IT sales insight report for Q3 2011: Connected again after summer downtime

It’s ‘back to work’ for UK PLC

Despite a summer of unprecedented social and economic unrest across continental Europe, Britain is still hiring. Such a statement appears to fly in the face of assumed wisdom and doom-laden media commentary, however the stats tell us businesses are still in the market for talented sales professionals. And, according to the Q3 BMS Sales Insight Report, year on year growth of sales vacancies is on the up.

The Report, which gathers sales recruitment data from across the UK to give an accurate picture of sales recruitment trends, shows confidence from employers in many industry sectors – with the rate of growth standing at 6.58%, up 0.9% compared to this time last year. With UK companies relying heavily on sales-figures to boost performance, the pressure is again on to recruit motivated, talented sales individuals that deliver results.

Candidate confidence remains low

Of course, the employer is only half the story. The other – around the candidate pool – is less positive. While businesses are hiring based on revenue and growth projections, often as not candidates are getting their information from the media who, of course, are not always wrong. But the aforementioned doom-mongering of many a tabloid and broadsheet has instilled something of a ‘batten-down-the-hatches’ mentality.

Despite the fact that Britain’s economy exceeded analyst predictions to grow at 0.5% in the third quarter, and we’re seeing stable levels of vacancy growth (the standout sectors in Q3 being Business Services and Construction, up nearly 6% and 4% respectively on 2010 figures), talent appears to be staying put. 

On the flip side, growth levels fell against the previous quarter’s figures in the hard hit FMCG sector, and manufacturing witnessed a normalisation after its stellar growth over the first two quarters of 2011; figures that, when taken out of context, do little to alter negative perceptions.
We discussed this issue last quarter and the trend – and its resultant challenges - continues.

New ‘coping’ strategies

This apparent disconnect is having a major impact on companies, with a massive 74% reporting they’re finding it tough to attract top sales people. In these challenging times, adapting to the new market realities means it pays to review what you do – and how you do it.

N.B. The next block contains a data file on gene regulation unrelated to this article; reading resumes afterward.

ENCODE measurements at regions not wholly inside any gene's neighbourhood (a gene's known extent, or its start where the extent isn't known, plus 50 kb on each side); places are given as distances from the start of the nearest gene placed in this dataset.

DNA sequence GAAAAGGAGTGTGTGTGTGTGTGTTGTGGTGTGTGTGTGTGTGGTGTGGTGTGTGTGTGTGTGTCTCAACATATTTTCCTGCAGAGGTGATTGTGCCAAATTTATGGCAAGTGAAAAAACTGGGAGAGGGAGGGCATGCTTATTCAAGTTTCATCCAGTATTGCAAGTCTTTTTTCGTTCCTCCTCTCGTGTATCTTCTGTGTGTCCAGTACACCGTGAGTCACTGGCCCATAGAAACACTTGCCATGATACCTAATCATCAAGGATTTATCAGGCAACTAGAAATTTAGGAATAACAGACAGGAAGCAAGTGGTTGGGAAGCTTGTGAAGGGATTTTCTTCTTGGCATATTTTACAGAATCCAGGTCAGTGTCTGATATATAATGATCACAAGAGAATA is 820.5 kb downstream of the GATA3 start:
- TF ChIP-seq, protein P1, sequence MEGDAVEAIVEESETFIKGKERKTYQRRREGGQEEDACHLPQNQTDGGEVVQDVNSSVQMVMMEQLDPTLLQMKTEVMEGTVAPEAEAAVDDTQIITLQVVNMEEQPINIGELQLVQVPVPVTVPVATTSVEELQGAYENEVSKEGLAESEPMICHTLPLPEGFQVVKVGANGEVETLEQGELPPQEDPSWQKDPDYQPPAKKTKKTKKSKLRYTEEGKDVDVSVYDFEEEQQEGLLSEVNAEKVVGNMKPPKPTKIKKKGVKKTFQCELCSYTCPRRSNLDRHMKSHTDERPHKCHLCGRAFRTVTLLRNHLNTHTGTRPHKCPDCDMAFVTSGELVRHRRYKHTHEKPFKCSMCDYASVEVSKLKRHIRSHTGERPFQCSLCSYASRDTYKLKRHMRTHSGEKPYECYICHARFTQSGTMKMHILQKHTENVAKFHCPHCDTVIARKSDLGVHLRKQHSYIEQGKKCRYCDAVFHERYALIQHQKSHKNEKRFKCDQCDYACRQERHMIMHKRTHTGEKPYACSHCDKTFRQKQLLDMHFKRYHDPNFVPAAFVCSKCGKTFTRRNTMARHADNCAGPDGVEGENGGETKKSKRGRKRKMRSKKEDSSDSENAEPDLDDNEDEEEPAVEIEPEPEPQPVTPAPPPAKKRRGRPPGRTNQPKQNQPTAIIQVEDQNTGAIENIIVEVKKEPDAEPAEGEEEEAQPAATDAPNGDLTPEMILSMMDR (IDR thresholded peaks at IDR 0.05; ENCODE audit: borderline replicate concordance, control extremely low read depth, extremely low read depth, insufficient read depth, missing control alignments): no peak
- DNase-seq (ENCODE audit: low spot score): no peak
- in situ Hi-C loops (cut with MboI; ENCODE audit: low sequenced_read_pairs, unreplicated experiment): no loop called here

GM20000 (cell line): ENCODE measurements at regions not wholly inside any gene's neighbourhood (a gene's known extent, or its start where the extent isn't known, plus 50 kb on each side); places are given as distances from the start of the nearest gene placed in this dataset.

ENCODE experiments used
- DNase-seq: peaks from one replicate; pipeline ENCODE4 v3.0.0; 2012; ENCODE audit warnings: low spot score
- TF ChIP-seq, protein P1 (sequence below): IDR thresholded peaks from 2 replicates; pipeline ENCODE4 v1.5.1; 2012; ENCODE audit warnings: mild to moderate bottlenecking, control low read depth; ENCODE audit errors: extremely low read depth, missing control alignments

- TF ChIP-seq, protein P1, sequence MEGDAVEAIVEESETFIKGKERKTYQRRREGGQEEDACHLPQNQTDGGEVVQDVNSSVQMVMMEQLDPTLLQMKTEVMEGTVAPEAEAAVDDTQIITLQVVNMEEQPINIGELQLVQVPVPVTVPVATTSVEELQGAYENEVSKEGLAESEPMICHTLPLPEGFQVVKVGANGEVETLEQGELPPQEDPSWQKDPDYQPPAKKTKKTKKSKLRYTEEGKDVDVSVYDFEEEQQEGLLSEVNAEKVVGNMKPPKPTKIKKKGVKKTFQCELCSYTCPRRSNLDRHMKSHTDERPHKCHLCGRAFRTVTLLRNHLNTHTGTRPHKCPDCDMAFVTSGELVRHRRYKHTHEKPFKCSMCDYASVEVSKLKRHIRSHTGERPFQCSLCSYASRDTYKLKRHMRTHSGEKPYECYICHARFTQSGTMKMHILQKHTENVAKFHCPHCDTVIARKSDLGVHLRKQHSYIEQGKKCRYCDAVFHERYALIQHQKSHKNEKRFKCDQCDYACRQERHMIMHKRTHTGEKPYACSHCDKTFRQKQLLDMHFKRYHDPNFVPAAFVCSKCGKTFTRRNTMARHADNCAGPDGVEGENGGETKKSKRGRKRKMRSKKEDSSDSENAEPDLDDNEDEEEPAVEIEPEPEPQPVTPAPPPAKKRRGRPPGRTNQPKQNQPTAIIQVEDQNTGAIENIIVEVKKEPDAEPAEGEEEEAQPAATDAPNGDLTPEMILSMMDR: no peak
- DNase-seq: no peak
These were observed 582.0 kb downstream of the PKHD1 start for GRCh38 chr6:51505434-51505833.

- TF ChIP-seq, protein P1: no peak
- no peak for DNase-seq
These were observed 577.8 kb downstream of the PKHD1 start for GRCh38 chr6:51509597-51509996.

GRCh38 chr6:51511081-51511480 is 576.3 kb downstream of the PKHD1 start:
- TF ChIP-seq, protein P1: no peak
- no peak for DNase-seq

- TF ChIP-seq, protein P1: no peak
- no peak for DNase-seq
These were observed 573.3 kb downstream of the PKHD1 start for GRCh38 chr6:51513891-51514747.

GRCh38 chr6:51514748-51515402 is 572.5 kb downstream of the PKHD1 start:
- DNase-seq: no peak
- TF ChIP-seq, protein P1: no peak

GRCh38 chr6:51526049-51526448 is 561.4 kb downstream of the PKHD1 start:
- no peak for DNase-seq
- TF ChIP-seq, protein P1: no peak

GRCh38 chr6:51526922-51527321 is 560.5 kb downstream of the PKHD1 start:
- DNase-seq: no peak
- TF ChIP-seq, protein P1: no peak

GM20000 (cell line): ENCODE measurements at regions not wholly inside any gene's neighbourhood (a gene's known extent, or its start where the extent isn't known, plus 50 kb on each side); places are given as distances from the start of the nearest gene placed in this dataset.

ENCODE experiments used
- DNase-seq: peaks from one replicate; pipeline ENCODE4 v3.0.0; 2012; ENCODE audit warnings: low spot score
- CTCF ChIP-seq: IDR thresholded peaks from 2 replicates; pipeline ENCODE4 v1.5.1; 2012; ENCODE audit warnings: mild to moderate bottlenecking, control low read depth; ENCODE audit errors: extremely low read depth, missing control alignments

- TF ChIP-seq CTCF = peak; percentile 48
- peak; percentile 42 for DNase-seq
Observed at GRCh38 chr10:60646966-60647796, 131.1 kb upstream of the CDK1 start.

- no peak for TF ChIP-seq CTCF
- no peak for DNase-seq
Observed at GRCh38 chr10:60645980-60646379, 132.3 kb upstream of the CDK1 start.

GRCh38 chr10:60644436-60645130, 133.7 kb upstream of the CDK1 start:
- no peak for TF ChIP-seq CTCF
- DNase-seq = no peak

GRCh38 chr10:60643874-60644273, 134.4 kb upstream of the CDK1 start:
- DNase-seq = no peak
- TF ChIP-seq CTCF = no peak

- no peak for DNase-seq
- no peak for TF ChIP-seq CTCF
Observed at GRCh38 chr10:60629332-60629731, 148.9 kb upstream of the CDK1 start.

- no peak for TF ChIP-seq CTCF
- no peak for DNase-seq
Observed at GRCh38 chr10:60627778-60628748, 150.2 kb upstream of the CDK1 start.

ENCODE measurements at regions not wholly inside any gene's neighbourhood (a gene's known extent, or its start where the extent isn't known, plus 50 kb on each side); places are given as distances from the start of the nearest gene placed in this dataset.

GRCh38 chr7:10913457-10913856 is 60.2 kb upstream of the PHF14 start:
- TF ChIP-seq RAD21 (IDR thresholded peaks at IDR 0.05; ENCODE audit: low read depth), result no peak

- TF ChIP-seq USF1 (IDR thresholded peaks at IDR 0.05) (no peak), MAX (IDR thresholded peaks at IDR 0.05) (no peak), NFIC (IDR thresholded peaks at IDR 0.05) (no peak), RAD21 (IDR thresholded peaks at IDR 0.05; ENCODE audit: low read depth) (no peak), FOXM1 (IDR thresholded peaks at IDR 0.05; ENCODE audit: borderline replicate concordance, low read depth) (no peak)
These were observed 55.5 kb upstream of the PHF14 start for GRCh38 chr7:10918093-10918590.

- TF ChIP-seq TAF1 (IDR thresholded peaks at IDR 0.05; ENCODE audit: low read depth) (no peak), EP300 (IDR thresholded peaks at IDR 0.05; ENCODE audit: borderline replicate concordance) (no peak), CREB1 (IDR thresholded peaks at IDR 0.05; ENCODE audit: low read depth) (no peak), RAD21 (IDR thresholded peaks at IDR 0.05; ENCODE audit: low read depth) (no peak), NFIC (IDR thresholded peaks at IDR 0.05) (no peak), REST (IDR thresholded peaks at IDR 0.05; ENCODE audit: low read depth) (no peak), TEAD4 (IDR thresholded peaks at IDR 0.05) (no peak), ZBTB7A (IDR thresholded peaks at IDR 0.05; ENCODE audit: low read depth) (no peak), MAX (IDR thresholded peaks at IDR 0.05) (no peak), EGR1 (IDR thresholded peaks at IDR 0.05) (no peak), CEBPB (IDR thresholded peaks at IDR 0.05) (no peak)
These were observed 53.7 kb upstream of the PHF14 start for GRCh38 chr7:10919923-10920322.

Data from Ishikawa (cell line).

Which explains why, in a bid to increase their sphere of influence, 21% of companies now actively look outside their sector to attract talented sales people. And why, in the battle for top sales talent, 68% have changed their recruitment processes to find the best candidates.

So, despite the hype, for employers and candidates the Q3 BMS Quarterly Sales Insight Report highlights business as usual; or perhaps the continuance of the status quo. Vacancies are up, but for how long remains to be seen.

Connected again after summer downtime

With HR Tech Europe 2011 just a few weeks away, it’s a good time to be talking recruitment in the IT sector. While the show is mainly concerned with HR technology and business practices, much of the discussion on the exhibition floor will be how to gain and then retain top talent – whatever the field.

For IT resource buyers, the right senior sales person will be increasingly important as the tech sector undergoes significant change. According to a Sept 2011 survey from Siemens Enterprise Communications the market is witnessing huge and immediate changes.

Changing face of IT sales

In just two years, the Siemens research suggests, over seven out of ten CIOs will have moved some or all their communications into the cloud. Businesses selling premised-based hardware without a cloud offering are likely to become marginalised. And those that do have one will need a new mix of skills in their field sales teams to successfully gain market share.

Similarly, the same survey also suggested that 57% of the CIOs surveyed were investing in social media tools today. Again, having the right people to make a social sell, or indeed sell conventional CPE in a social context, will be critical.

And then there’s the move to open systems, and the changing business models this brings. We have already seen a complete restructure in internal IT departments as a result – with a reskilling away from legacy hardware-based proprietary systems. Such a move is now inevitable on the sales side.

The only way is up in 2011

So are we seeing an impact on sales recruitment? The answer is most probably ‘yes’. As witnessed by the BMS Quarterly Insight Report, we saw a rapid post-recessional demand for senior IT sales people in the middle of last year. That fell away sharply to negative growth by the close of 2010.

This year opportunities have risen consistently, if at a less impressive pace. The BMS Sales Insight Index reports a compound year-on-year growth for Q3 of more than 2%, with the quarter ending on a 2011 high up at 3.6%.


This is positive news for candidates in what is traditionally a very dynamic and high-turnover sector. It points to the ongoing need to both acquire and retain top talent to push through the kind of emerging technologies and transformational agendas that are increasingly demanded of IT and communications departments. One thing’s for sure, senior sales executives with a proven track record in both proven delivery and technology adaptability will be in increasing demand over the next six months.